Years ago we used to have debates about whether open source or proprietary software was higher quality, by which we mostly meant fewer bugs. Coverity's reports each year showed that, in fact, open-source software did have a lower bug density on average.
Not that it matters.
Bugs are normal. Get over it.
The good news with software is that everything is fixable because, well, it's software. Ship a hardware widget, and you're somewhat stuck. Ship a software widget, and it's eminently fixable.
Yes, buggy. As Heinemeier Hansson, founder of Rails and a principal at Basecamp, puts it:
The only reliable, widely used way to ensure impeccable software quality is to write less software that does less stuff, and then spend eons honing that tiny lot. Such an approach, however, is very rarely compatible with commercial success or even programmer motivations (despite what many may claim).
While no one likes bugs, far fewer people like the alternative: feature-less software. As Heinemeier Hansson continues, "How do you think the market would receive the iPhone 7, if its headline improvement was cutting 1/3 of the features to shrink the code base so it'd have fewer bugs?"
This jibes with Coverity's 2013 report, in which the authors found that open-source software delivers fewer bugs than proprietary software, but only for smaller projects. That is, the less code written, the fewer bugs. Hurray?
By the way, adding bodies to hunt down bugs doesn't really solve the problem, either. If anything, more developers simply increases the odds of more bugs, which is why Amazon CEO Jeff Bezos has long insisted on a "two-pizza rule" for development teams. If the team requires more than two pizzas to feed it, it's too big.
Open sourcing away the bugs
Despite the endless debates over open vs. closed software quality, open source has never really been about superior software; it's really about a superior method for exposing and eradicating problems. If a company finds a bug in its proprietary code, no one but the vendor and the complaining customer knows about it, and fixes can take years.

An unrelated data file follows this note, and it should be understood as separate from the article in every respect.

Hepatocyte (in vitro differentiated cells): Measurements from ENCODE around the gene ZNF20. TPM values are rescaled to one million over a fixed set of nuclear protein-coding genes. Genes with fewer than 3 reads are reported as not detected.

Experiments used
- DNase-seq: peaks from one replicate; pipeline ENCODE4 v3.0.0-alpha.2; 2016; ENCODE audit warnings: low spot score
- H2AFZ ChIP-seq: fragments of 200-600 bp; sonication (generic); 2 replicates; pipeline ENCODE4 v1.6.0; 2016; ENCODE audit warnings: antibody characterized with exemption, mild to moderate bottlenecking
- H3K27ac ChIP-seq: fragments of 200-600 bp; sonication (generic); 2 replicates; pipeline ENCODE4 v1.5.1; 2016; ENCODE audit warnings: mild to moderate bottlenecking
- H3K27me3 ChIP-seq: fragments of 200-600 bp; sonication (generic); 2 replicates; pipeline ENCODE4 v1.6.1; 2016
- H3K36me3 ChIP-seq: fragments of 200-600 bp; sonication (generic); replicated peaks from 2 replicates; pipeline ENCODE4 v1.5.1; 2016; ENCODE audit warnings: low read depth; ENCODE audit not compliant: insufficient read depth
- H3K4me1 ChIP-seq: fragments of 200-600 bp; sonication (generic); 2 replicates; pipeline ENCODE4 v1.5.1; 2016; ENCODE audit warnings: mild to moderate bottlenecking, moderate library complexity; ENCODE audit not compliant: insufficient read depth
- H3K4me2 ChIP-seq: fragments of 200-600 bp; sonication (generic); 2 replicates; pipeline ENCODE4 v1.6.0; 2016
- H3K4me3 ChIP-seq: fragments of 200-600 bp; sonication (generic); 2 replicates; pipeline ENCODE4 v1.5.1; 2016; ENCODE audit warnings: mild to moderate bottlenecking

In open source, by contrast, when a bug is spotted, fixes can be nearly immediate.
Except, of course, when they're not. After all, there are still multitudinous cross-scripting bugs that plague open-source software. And no one will easily forget Heartbleed and other major open source whiffs, bugs hiding in plain sight for a long time with no one spotting or fixing them.
These aren't arguments that disprove open source's "shallow bugs" theory ("Given enough eyeballs, all bugs are shallow"). Just because users can view source code doesn't mean that they will. It just means that once an alert is raised, getting to the code to fix it is much easier than in proprietary software.
Yet it's still an open question whether that's a good idea.
Do you really want a fix?
Here's where Heinemeier Hansson is at his most provocative. Many bugs can remain buggy, as it were, and it's "really the pinnacle of myopia when we as users demand and demean software makers to fix our pet bug, just because we hit it, and just because it may have caused anything from a slight annoyance to loss of some time," Heinemeier Hansson intones. He goes on:
The value of any given bug can be rated by the number of users affected times the criticality of the issue. Lots of users are losing all their data due to this bug? Okay, then, Very Damn Important! Fix it NOW! Lots of users are a little annoyed or confused by this? Probably should fix it some time soon. A few users have to spend another 30 seconds on a work around? Unlikely to get fixed any time soon!
Software organizations that stay in business triage their backlog of bugs like that. They do not drop everything to deal with any damn bug. As the economies of scale kick in, so does the magnitude of consequences from such triaging. Large software packages and organizations will have hundreds if not thousands if not TENS OF THOUSANDS of open bugs of various criticality. THIS IS NORMAL. THIS IS EXPECTED.
Not all bugs are created equally, and some are more annoying than destructive. Deal with those, try to work around them, and move on. And, if the software happens to be open source, fix it yourself. This is a far healthier way to think about software, and its inevitable bugginess.
- How open source can improve your software's security (TechRepublic)
- Open source's "shallow bugs" theory hasn't been Shellshocked (TechRepublic)
- Heartbleed: Open source's worst hour (ZDNet)
- The hidden pitfalls of Internet of Things development (TechRepublic)
Matt Asay is a veteran technology columnist who has written for CNET, ReadWrite, and other tech media. Asay has also held a variety of executive roles with leading mobile and big data software companies.